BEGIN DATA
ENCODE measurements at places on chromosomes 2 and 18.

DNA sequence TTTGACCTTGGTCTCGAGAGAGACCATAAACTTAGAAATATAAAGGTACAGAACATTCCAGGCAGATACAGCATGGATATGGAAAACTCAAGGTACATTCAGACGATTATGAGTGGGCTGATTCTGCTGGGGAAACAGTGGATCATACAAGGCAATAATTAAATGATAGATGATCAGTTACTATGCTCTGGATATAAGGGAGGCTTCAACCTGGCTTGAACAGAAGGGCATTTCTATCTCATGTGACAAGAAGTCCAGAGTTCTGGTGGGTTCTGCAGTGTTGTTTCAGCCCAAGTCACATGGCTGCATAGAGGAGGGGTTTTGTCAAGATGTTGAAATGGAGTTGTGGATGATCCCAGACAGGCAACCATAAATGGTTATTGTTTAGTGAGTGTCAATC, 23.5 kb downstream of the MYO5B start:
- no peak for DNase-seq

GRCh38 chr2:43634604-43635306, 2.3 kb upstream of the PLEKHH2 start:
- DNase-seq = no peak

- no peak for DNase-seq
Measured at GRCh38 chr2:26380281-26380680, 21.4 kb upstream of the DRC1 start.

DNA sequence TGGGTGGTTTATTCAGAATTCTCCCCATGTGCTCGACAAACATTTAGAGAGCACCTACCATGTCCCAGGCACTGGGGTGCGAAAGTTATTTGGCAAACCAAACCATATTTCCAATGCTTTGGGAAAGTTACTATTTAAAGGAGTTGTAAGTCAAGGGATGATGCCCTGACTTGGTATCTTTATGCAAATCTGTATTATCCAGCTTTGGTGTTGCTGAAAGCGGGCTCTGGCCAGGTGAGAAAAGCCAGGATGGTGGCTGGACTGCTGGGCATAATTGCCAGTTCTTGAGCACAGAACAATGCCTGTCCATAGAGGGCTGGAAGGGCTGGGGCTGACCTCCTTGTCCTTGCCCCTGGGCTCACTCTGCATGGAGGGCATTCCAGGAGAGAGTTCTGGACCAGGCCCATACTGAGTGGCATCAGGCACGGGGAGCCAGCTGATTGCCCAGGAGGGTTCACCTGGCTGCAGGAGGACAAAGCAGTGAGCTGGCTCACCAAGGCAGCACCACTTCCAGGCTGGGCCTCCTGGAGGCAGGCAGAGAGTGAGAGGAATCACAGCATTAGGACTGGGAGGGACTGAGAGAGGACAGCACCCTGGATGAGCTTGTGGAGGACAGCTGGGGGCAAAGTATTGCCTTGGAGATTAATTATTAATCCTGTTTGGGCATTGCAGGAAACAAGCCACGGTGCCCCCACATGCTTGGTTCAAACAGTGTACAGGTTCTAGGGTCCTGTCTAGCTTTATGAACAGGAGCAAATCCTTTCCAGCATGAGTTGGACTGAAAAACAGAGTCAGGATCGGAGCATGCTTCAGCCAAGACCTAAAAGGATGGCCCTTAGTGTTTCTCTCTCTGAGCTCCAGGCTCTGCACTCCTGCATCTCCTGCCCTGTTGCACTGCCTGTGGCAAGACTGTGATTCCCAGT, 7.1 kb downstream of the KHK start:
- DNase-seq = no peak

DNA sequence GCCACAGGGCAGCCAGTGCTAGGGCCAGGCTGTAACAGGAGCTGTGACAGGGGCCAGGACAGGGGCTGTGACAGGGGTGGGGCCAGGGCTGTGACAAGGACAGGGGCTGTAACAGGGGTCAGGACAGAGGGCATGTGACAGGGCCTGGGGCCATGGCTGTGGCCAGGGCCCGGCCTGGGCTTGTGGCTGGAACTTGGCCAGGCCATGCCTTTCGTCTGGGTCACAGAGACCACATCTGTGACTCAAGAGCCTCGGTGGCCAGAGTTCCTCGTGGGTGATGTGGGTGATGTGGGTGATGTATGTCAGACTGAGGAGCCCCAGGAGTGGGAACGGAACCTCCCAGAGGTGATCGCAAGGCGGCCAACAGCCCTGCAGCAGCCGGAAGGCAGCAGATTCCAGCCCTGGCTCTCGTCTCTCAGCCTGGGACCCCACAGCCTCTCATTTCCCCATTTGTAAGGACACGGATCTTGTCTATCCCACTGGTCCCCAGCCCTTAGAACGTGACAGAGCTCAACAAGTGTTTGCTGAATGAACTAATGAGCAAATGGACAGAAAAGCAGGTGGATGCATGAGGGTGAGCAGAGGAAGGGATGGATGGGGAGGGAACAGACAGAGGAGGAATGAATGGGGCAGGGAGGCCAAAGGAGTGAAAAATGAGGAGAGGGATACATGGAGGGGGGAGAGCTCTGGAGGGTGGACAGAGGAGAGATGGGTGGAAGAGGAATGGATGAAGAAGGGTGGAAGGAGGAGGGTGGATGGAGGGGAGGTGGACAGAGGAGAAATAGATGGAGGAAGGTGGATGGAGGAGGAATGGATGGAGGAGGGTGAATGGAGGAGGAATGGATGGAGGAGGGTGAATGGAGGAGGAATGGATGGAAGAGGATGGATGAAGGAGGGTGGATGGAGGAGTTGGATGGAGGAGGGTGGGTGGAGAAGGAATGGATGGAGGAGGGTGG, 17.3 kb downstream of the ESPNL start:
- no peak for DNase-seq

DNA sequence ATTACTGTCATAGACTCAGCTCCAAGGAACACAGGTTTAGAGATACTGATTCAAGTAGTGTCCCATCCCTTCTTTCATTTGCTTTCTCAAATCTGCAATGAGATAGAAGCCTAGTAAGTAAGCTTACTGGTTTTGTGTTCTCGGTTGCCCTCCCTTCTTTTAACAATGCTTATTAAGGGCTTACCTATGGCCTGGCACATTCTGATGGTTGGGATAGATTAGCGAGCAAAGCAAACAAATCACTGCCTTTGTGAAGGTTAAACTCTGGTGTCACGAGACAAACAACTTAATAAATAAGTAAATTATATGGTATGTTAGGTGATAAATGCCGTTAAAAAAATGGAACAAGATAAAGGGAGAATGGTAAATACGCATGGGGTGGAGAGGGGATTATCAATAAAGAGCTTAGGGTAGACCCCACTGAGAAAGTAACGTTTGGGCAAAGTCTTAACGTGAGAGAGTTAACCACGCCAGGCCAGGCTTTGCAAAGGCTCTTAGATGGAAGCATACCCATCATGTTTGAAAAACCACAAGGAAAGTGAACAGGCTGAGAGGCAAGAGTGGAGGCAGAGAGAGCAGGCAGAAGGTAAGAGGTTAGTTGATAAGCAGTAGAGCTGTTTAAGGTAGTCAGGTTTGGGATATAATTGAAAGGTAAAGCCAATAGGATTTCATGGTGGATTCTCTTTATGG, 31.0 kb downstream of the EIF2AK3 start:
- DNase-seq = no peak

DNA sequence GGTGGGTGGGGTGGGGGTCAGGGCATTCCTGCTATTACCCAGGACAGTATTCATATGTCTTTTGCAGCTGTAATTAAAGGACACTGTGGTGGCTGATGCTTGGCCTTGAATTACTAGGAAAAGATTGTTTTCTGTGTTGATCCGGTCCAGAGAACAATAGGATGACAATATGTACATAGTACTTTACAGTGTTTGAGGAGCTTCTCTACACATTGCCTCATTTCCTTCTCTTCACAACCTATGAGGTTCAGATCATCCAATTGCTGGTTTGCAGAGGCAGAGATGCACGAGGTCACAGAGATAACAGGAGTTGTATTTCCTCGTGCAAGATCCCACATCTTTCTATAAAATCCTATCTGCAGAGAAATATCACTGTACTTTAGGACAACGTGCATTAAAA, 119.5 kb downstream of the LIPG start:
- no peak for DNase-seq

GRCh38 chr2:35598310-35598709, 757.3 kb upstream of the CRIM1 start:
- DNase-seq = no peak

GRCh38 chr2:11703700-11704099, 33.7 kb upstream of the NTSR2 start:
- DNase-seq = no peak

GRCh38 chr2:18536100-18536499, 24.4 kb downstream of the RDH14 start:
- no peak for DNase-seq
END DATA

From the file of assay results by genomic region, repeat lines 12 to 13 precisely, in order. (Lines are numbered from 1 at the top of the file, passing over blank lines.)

DNA sequence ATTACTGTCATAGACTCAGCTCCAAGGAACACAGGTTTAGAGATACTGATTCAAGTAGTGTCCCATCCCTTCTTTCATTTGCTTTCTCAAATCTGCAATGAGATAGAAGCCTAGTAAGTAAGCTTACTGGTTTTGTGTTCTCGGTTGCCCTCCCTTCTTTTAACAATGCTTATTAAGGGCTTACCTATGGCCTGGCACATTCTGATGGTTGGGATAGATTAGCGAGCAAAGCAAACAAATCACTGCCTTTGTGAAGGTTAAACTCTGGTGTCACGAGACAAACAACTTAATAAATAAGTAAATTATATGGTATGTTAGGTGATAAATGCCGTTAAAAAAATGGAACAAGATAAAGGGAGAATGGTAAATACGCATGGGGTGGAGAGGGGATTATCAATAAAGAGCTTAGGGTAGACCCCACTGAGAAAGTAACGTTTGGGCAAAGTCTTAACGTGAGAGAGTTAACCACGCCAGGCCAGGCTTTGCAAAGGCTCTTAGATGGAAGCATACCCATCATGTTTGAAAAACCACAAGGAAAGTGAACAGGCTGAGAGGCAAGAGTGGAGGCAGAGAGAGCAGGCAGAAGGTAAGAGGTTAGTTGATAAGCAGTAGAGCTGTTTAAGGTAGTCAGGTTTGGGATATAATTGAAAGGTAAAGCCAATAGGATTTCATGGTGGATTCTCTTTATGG, 31.0 kb downstream of the EIF2AK3 start:
- DNase-seq = no peak